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SAM MORSHEAD: Twenty-six of the NSSCL’s 46 member clubs have signed a petition calling for a vote on whether or not to suspend Burslem from involvement in the league while court remains a possibility
A Midlands club could be thrown out of their league unless they stand down plans to take legal action over a massive points deduction.
Burslem were docked 71 points by the North Staffordshire and South Cheshire League last year after being told they had incorrectly registered a player, a charge they hotly contest, citing discrepancies in the guidance offered during the registration process.
The individual at the centre of the controversy, the former Leicestershire and Glamorgan allrounder Jim Allenby, is poised to take the NSSCL and a handful of administrators to court as a result of the decision.
Allenby - an Australia-born UK resident and British passport holder who under ECB rules is eligible to represent England - was told that he should have been registered as a category 3 “overseas” player after failing to spend at least 210 days of the year up to March 31, 2018 in the country.
Burslem appealed the initial ruling but the verdict was upheld.
Allenby, whose contract with Burslem has since been cancelled, has taken legal advice on the matter and his lawyer, Doug Frame, began building a discrimination case in the autumn.
The Cricketer understands Burslem had placed a deadline of February 21 for the matter to be resolved before serving formal notice of legal proceedings, but they could find themselves expelled from the league before that date even comes to pass.
The final table of the NSSCPL, following the points deductions
Twenty-six of the NSSCL’s 46 member clubs have signed a petition calling for a vote on whether or not to suspend Burslem from involvement in the league while court remains a possibility. Competition rules state that a majority is required to trigger a vote, which has now been scheduled to take place at a Special General Meeting of the league on February 20 at Newcastle & Hartshill Cricket Club.
Each of the clubs, with the exception of Burslem - who will not be given the opportunity to address the meeting to make their case, will be asked to vote "yes" or "no" to the question: "In view of the threat of legal proceedings against the league executive officers and other named individuals, does your club vote to suspend Burslem CC from all league activities with immediate effect, and until such time as these threatened proceedings are concluded".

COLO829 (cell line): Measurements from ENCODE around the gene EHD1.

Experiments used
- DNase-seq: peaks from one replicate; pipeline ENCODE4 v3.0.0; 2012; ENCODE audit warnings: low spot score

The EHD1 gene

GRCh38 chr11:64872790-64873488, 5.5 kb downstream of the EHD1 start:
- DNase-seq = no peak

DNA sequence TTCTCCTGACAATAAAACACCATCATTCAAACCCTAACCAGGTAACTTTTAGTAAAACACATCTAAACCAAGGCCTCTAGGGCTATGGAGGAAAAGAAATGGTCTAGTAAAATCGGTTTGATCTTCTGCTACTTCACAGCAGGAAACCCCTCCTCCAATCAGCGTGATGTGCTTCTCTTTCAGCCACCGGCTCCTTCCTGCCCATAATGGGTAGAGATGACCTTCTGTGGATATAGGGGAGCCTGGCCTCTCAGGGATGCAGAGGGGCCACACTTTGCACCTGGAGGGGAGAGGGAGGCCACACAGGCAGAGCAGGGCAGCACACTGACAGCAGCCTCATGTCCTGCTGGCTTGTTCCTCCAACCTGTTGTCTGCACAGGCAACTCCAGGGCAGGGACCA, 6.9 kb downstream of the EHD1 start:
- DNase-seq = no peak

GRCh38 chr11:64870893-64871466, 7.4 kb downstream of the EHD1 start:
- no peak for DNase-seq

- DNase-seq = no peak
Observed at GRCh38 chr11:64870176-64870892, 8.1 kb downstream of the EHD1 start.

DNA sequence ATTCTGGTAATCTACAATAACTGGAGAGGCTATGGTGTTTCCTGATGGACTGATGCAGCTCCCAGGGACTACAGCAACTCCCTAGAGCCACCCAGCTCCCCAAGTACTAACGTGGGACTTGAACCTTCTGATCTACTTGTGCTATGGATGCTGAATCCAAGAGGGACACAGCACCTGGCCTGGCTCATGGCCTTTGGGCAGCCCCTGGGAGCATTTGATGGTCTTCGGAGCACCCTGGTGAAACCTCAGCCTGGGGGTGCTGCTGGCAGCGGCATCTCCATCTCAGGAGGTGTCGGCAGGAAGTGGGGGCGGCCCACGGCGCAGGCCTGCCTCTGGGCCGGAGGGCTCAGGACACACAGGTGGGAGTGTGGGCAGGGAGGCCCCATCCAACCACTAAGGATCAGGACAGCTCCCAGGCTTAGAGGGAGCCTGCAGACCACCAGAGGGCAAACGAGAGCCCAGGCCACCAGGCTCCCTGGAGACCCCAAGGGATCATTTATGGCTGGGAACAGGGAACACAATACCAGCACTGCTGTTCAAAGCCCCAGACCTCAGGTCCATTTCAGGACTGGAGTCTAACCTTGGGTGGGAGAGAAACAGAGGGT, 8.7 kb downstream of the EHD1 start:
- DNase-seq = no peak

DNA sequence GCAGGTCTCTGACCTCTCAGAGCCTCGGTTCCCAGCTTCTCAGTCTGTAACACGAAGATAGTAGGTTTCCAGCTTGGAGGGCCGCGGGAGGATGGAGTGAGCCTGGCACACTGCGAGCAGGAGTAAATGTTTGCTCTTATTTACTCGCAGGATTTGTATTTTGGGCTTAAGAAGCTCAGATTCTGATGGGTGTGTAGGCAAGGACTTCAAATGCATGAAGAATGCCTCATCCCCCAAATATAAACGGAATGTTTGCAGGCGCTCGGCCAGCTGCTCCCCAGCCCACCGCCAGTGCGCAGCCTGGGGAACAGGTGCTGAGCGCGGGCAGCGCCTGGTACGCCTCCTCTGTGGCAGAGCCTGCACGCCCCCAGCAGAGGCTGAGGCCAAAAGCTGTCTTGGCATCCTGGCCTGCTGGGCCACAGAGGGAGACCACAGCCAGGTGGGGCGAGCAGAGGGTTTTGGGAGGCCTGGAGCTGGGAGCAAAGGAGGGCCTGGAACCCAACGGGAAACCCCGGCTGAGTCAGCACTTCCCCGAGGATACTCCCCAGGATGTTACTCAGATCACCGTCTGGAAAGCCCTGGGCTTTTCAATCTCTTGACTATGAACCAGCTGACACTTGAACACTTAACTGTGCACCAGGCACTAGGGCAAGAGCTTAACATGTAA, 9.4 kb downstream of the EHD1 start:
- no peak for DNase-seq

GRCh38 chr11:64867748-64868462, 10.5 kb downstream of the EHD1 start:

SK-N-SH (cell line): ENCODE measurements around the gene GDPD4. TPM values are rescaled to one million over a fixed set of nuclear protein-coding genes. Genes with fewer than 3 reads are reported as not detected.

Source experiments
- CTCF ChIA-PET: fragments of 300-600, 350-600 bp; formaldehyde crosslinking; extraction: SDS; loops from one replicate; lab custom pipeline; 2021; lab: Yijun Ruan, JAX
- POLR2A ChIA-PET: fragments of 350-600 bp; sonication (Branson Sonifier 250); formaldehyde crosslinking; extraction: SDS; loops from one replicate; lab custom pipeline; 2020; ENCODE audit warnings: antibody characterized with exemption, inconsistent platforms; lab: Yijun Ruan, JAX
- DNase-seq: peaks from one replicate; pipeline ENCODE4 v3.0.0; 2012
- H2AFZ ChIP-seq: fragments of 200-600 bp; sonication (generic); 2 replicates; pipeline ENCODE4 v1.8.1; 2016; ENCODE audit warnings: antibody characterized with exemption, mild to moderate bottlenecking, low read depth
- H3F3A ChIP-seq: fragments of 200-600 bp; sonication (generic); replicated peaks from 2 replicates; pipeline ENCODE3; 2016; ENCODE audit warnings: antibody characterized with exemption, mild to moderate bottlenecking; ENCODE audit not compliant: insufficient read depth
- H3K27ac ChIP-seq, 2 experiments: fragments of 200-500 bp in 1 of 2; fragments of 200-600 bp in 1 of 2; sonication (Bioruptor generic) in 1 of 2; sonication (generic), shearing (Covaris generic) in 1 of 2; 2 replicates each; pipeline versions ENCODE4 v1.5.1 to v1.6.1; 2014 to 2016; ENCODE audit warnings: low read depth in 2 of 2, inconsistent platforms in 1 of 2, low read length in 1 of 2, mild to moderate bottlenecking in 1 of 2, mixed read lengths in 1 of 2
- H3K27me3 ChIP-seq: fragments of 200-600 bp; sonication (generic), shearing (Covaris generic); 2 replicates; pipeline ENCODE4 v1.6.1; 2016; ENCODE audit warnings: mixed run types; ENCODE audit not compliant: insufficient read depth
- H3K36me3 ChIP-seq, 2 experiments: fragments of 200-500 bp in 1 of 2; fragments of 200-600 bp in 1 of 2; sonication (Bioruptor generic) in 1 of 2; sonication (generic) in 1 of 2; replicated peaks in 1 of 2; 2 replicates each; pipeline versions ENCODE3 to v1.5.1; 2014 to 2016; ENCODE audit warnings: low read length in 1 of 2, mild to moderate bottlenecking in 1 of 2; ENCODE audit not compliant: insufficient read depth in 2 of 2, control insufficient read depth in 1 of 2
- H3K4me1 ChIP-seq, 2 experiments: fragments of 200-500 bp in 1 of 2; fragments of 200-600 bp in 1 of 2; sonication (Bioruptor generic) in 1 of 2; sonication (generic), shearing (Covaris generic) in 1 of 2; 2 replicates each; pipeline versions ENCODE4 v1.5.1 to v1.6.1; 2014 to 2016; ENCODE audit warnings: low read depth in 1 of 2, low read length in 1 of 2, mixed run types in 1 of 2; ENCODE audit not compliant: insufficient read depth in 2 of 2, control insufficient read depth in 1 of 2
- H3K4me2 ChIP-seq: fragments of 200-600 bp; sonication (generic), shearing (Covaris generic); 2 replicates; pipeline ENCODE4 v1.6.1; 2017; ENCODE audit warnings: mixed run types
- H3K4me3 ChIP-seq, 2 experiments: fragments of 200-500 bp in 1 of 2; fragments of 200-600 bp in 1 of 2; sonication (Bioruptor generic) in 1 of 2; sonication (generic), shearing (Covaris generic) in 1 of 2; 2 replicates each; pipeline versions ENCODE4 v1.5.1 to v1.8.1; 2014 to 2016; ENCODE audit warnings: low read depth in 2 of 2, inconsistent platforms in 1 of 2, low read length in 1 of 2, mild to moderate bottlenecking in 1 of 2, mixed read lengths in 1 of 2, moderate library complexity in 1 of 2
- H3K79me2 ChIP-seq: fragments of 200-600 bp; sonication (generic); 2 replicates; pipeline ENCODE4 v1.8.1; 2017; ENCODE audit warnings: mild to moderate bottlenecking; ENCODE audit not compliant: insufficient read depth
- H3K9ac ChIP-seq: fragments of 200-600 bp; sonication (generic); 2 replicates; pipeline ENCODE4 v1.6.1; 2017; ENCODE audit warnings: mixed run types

The motion was proposed at a January 17 meeting of 31 member clubs by Hem Heath CC chairman Dean Hodson.
Hem Heath also suffered a points penalty in 2018 following the NSSCL’s controversial clampdown on player registrations - there have been close to a dozen such instances in recent years - but he feels the league needs to be afforded protection against the possibility of legal action.
"I’m doing this for the passion of the North Staffs and South Cheshire League, as are all the other clubs," he told The Cricketer.
"A lot of clubs have lost a lot of points. We ourselves in the past have lost 71 points, and we were angry about it, but we never sued the league because we felt hard done by, when we knew the rules.
"Our league rules are clear. We got it wrong, our registration chap got it wrong.
"Everyone is sick of hearing what Burslem Cricket Club are going on about now when a lot of other clubs have fallen foul of points losses and never ever gone and sued their own league and the clubs within the league.
"The clubs will have to play in there’s a shortfall if they win a case.
"We are an open league, each club can do what they like, but it is the clubs’ responsibility to check what category of player they are."
Hodson says a precedent needs to be established in cases of grievance such as Burslem's, and he is worried that there will be many fewer willing volunteers for league panels, including disciplinary groups, should there be a real threat of legal action.
"They should be taking it up with the ECB and not issuing private writs to individuals who sit on disciplinary panels and go by our league rules, when they can do nothing about what the ECB status is," he said.
"Every club has a right to do what they feel is right but they would know that if they decided to do this that all clubs would get together, call an SGM and they would be put on gardening leave until everything is sorted, if that’s the way they feel they want to go down.
"It’s not just about Burslem Cricket Club, it’s about future cricket clubs doing this."
Another club in the North Staffs and South Cheshire Premier League, Elworth, were docked 241 points. They too appealed unsuccessfully and are currently waiting on the ECB to give the case further consideration.
Burslem, meanwhile, run the very real risk of having no league cricket in 2019, should legal proceedings be initiated and clubs vote in favour of their suspension from the league, as is expected.